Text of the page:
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Joy to the World
Steve Rushin
June 15, 1998
No one else plays soccer with the infectious glee of Ronaldo, the nonpareil striker who aims to lead Brazil to its unprecedented fifth World Cup title
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June 15, 1998

Joy To The World

No one else plays soccer with the infectious glee of Ronaldo, the nonpareil striker who aims to lead Brazil to its unprecedented fifth World Cup title

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A cell phone bleats, and Ronaldo is summoned from the room. His agent, Giovanni Branchini, is asked if his client is always so relaxed. "If you don't do like that, you get overwhelmed by everything," says Branchini. "It is sad sometimes. You have a bad day—yesterday was a bad day, nothing went right with his club, with himself, with the other results—but if you are a sportsman, you know that this is your life. You have to go on and think of the next game, the next possibility to forget such a day. I think football stars learn this quite early, and by themselves. Otherwise, they could not survive such pressure."

The previous day's match—second-place Inter at sixth-place Parma—had been among the worst of Ronaldo's professional career. Late in the second half Ronaldo took a penalty shot. The goalkeeper, Gian Luigi Buffon, deflected the ball and, though it was still in play, left the goal and leaped onto the cyclone fence separating Parma's rabid supporters from the field. He hung there like Spiderman, shaking the fence and stirring the crowd as the ball moved to the other end of the pitch, where Parma scored. Minutes later, the final whistle sounded on Inter's 1-0 loss, and Buffon ripped off his jersey, revealing a red Superman S on his T-shirt.

Parma's Argentine forward, Hernán Crespo, was invited afterward to disparage Ronaldo, but he responded by enunciating very clearly while eyeing reporters' notebooks: "He is still the best player in the world." Nevertheless, Ronaldo was lampooned on national television that evening. A Milan cabbie passed a cemetery, pointed to the gravestones and said, "Ronaldo!"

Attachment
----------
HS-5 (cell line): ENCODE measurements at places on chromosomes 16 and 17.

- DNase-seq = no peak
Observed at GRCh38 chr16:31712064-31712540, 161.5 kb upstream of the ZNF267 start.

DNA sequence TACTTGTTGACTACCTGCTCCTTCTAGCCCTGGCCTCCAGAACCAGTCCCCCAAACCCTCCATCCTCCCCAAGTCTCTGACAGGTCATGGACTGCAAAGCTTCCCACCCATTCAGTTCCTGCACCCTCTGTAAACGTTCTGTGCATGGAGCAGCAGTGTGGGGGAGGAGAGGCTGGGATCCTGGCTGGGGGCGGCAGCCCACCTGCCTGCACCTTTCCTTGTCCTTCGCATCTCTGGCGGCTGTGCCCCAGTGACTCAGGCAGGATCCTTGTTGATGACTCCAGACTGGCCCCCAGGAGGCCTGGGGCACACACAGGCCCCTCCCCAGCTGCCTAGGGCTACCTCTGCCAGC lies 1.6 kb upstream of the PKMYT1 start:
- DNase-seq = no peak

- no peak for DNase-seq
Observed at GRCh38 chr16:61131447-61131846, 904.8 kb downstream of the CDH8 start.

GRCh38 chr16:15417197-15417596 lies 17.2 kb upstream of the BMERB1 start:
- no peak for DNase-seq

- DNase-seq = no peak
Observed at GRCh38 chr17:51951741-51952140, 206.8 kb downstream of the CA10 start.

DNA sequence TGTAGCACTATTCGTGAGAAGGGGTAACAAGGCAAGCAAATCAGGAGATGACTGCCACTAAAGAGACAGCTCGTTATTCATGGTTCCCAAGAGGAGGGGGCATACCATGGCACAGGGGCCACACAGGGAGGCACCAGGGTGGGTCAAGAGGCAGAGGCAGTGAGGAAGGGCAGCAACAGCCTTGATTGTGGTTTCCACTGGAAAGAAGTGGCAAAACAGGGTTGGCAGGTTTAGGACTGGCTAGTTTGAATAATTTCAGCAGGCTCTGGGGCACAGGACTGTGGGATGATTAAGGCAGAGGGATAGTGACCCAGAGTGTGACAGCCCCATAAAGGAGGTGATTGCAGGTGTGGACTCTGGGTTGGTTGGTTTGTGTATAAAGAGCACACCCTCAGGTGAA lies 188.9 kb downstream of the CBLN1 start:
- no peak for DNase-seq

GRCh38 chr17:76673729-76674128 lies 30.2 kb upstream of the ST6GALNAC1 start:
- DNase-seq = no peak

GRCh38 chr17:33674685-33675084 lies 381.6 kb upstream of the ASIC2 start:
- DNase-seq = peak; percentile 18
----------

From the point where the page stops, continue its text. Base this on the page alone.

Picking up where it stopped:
So it goes. When Ronaldo was enduring a six-match goal drought with Inter in December and January, team owner Massimo Moratti said, "Do I think Ronaldo is in crisis? It definitely seems so to me, and perhaps it would be a good idea if he understood this and got it into his head."

A few weeks later Ronaldo scored all four Inter goals in key back-to-back victories, and Inter manager Gigi Simoni said unequivocally, "Ronaldo has proved he's the best player in the world." "I Love America," says Ronaldo, and for one simple reason: America doesn't love him. Little more than a year ago he walked the streets of New York City unrecognized, shedding fame as if it were a feckless defender. "Then," he sighs and says, "I made a mistake."

Ronaldo turned at random down a midtown Manhattan street. "The one street," he says, "with all Brazilians." All alegria broke loose on that block of West 46th Street known as Little Brazil. "The Brazilians, they were all going crazy," he says, a smile curling at the corner flags of his mouth. "The Americans, they didn't understand what was going on."

It's ever thus with Americans and soccer. Last October, when the Chicago Bulls played exhibition games in Paris, a Spanish journalist asked Michael Jordan if he knew who Ronaldo was. "I don't know," Jordan said dismissively.

"He's the best soccer player in the world," the man replied, his face falling like a flesh soufflé.

"Sorry," sniffed Jordan. "I do know Pelé."

The exchange drew horse laughter from some 500 members of the European press and amused Ronaldo in Italy, where he told interviewers that he was a fan of Jordan's and even owned a Jordan highlights video. "Sometimes when I watch and I see what he does," said Ronaldo, "I cry."

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